At one point, I thought to myself: I have had enough. I am going to leave now. And in that moment, I realized that being able to make that decision was a privilege that those non-violent protesters did not have, nor does anyone, anywhere in this world, who are treated unjustly because of their race or nationality. The non-violent protesters were surrounded by people who hated them, who were threatening them, who were scaring them. And even, if they did get up and leave, the treatment would continue.
I could walk away from this exhibit, but they could not walk away from the experiences of their lives.
I resolved to stay, no matter how difficult it was.
Suddenly, I found myself praying the Jesus prayer: “Jesus Christ, son of God, have mercy on me a sinner.”
Over and over, I said the prayer. Over and over, I said the prayer for all people across the years of history who have experienced persecution and racism, who protested, who died, who didn’t give up hope even when my race showered them with pain and suffering.
I said the prayer for all the people who sinfully mistreated the courageous protestors, who did not think of all people as beloved of God, our brothers and sisters. I said the prayer for all the people, who today, do not think of all people as beloved of God, our brothers and sisters. I said the prayer for all the people who promote actions that cause such trauma for people. I said the prayer for the people who have brought terror to places of worship—synagogues, mosques, and churches. I said the prayer for those who do not want to know what it is like to be displaced from home because of violence or starvation or fear.
I said the prayer for myself, for all the times I look down on folks and or walk away when someone needs my help. I said the prayer for forgiveness and for hope. I said the prayer to say to Jesus, “I love you.”
I said the prayer, over and over, as the angry voices shouted in my ears, as I felt threatened. I said the prayer, over and over, until I heard a voice behind me saying “It is over.”
“It is over.”
“It is over.”
Finally, I felt a gentle hand on my shoulder and a firmer voice saying, “Ma’am, it is over.”
I opened my eyes and looked at the clock. I made it through the exhibit. One minute, 45 seconds that felt like hours—crushing hours.
When I got up from the stool, I said to myself, “but it is not over.”
Christ is risen. That is the best news ever. Just as the risen Christ asked Peter if he loved him, the risen Christ asks us the same question, over and over.
Do you love me?
Of course, we answer “yes,” but often we forget that answering “yes” means that we will follow the risen Christ and sometimes, that means that we follow Christ into places where sin is so thick that we are uncomfortable and yet, our being there, confronting injustice, praying fervently, and offering acts of love and hope makes a difference. It is exactly what we are needed to do.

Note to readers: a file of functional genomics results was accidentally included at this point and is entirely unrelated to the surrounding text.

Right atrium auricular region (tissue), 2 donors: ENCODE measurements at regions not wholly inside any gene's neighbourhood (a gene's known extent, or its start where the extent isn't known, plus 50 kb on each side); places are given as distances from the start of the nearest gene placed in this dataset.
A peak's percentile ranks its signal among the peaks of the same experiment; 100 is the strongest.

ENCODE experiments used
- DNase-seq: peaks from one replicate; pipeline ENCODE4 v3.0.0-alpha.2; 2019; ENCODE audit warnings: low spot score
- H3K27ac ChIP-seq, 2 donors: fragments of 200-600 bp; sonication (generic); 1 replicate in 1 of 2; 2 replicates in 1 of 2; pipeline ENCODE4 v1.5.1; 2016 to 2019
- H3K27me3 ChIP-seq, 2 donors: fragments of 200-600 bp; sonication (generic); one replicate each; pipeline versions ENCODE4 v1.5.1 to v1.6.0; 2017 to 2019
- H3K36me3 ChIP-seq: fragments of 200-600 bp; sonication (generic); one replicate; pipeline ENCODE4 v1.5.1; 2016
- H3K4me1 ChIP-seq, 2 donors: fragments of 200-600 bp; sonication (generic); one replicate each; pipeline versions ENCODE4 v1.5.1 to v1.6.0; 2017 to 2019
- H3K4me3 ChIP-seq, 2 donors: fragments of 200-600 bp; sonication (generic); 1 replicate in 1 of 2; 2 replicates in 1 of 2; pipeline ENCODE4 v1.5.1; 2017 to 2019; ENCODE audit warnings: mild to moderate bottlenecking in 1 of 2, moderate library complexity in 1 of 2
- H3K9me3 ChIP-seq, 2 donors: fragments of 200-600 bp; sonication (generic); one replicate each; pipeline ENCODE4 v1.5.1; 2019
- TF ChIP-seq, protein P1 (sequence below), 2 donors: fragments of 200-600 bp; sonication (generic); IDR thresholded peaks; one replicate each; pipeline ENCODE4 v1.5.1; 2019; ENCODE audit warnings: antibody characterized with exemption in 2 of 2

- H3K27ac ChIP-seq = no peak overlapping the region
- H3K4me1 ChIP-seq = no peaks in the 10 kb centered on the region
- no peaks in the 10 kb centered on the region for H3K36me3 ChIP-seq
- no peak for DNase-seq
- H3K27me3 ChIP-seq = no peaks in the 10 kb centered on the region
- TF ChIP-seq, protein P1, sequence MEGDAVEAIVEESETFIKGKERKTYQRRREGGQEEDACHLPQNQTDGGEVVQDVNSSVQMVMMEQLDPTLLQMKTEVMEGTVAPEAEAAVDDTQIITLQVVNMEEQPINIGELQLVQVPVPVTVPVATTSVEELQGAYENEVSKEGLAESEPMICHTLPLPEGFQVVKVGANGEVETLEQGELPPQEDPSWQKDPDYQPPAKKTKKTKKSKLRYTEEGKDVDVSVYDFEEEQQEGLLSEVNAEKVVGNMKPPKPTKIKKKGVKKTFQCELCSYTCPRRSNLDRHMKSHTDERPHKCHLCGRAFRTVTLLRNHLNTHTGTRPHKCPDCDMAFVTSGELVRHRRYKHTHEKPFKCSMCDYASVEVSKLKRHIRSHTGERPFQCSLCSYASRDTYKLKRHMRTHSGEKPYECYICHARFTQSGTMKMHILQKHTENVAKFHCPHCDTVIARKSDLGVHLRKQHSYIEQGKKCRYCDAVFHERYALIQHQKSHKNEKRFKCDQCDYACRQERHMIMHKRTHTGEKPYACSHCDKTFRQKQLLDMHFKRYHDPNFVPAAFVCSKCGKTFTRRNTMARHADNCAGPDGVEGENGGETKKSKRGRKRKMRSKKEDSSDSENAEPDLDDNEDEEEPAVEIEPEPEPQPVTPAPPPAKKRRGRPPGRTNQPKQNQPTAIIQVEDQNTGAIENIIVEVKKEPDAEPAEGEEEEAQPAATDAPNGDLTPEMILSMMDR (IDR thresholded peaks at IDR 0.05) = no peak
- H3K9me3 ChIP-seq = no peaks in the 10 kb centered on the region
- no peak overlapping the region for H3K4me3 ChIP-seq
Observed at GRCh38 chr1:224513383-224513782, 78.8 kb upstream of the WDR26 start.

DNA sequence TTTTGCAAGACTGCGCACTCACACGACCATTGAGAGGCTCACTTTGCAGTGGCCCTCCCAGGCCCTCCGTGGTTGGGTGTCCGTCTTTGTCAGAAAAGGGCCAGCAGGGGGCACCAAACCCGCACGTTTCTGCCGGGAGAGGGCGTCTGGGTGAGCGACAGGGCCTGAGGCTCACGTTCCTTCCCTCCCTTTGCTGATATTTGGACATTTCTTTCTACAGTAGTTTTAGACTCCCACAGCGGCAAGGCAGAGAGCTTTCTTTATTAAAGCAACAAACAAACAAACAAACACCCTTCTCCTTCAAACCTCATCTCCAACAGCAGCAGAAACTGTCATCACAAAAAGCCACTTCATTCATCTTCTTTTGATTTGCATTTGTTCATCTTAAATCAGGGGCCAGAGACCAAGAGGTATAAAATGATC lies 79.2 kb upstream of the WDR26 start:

The lunch counter protesters heard the question and answered “yes” and followed Christ to confront injustice with non-violence and peaceful protest. It worked. By July 25thof that year, the manager of Woolworth’s asked three African American employees to change out of their work uniforms and into street clothes and come to the lunch counter to be the first African American people to be served at the lunch counter. And from then on, no one was turned away.
I wish that I could say that our world has been saved from evil and sin and injustice, but it hasn’t. Not completely. Our world is full of evil and sin and injustice. It is not a safe place for many of God’s beloved children.
But there is hope. Christ is risen. That means life has victory over death. That means that good has victory over evil. That means that you and I, who are asked over and over if we love this risen Christ, can follow him even when he takes us to places that challenge us and make us uncomfortable, because in following him we are offering this crazy, suffering world, hope and healing and love.
You and I have that ability and that choice.
In his acceptance speech for his Nobel Peace prize, Jimmy Carter, a man who has profound faith in the risen Christ, said these words:
“God gives us the capacity for choice. We can choose to alleviate suffering. We can choose to work together for peace. We can make these changes—and we must.”
Jesus asks us: do you love me? When we answer yes to that question, our risen Lord, simply says to us: follow me.
Shall we follow him? Together?
I think so.
To God alone be Glory!
This reflection was originally written as a sermon that I preached on 5 May 2019 at West Buckhannon and Mt. Lebanon United Methodist Churches, Buckhannon, WV.